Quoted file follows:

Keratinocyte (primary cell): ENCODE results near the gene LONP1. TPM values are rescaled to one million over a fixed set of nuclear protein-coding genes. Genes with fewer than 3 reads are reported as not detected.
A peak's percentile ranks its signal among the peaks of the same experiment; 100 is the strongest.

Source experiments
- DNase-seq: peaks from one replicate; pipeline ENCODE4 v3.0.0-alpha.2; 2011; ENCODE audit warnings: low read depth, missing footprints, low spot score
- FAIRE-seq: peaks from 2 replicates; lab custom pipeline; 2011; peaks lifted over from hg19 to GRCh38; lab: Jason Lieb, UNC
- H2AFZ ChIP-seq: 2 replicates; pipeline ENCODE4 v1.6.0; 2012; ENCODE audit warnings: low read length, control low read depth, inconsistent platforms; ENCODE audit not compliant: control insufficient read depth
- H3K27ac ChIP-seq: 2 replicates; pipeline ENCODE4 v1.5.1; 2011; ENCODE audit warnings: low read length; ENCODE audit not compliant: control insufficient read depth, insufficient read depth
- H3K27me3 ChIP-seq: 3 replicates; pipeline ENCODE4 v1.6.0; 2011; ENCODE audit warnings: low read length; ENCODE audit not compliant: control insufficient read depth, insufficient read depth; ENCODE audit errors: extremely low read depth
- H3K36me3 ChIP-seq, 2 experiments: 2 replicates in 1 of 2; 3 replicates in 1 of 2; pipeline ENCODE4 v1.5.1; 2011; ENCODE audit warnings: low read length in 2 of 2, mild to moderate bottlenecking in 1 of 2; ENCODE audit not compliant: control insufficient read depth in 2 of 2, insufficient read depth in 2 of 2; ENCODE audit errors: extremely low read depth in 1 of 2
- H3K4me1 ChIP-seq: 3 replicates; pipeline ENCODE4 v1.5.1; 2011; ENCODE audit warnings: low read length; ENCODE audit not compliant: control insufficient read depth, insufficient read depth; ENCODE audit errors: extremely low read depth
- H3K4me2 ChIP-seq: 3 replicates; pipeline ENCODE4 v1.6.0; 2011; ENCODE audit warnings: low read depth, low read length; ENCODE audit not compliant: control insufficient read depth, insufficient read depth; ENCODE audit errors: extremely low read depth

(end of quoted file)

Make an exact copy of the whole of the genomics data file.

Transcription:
Keratinocyte (primary cell): ENCODE results near the gene LONP1. TPM values are rescaled to one million over a fixed set of nuclear protein-coding genes. Genes with fewer than 3 reads are reported as not detected.
A peak's percentile ranks its signal among the peaks of the same experiment; 100 is the strongest.

Source experiments
- DNase-seq: peaks from one replicate; pipeline ENCODE4 v3.0.0-alpha.2; 2011; ENCODE audit warnings: low read depth, missing footprints, low spot score
- FAIRE-seq: peaks from 2 replicates; lab custom pipeline; 2011; peaks lifted over from hg19 to GRCh38; lab: Jason Lieb, UNC
- H2AFZ ChIP-seq: 2 replicates; pipeline ENCODE4 v1.6.0; 2012; ENCODE audit warnings: low read length, control low read depth, inconsistent platforms; ENCODE audit not compliant: control insufficient read depth
- H3K27ac ChIP-seq: 2 replicates; pipeline ENCODE4 v1.5.1; 2011; ENCODE audit warnings: low read length; ENCODE audit not compliant: control insufficient read depth, insufficient read depth
- H3K27me3 ChIP-seq: 3 replicates; pipeline ENCODE4 v1.6.0; 2011; ENCODE audit warnings: low read length; ENCODE audit not compliant: control insufficient read depth, insufficient read depth; ENCODE audit errors: extremely low read depth
- H3K36me3 ChIP-seq, 2 experiments: 2 replicates in 1 of 2; 3 replicates in 1 of 2; pipeline ENCODE4 v1.5.1; 2011; ENCODE audit warnings: low read length in 2 of 2, mild to moderate bottlenecking in 1 of 2; ENCODE audit not compliant: control insufficient read depth in 2 of 2, insufficient read depth in 2 of 2; ENCODE audit errors: extremely low read depth in 1 of 2
- H3K4me1 ChIP-seq: 3 replicates; pipeline ENCODE4 v1.5.1; 2011; ENCODE audit warnings: low read length; ENCODE audit not compliant: control insufficient read depth, insufficient read depth; ENCODE audit errors: extremely low read depth
- H3K4me2 ChIP-seq: 3 replicates; pipeline ENCODE4 v1.6.0; 2011; ENCODE audit warnings: low read depth, low read length; ENCODE audit not compliant: control insufficient read depth, insufficient read depth; ENCODE audit errors: extremely low read depth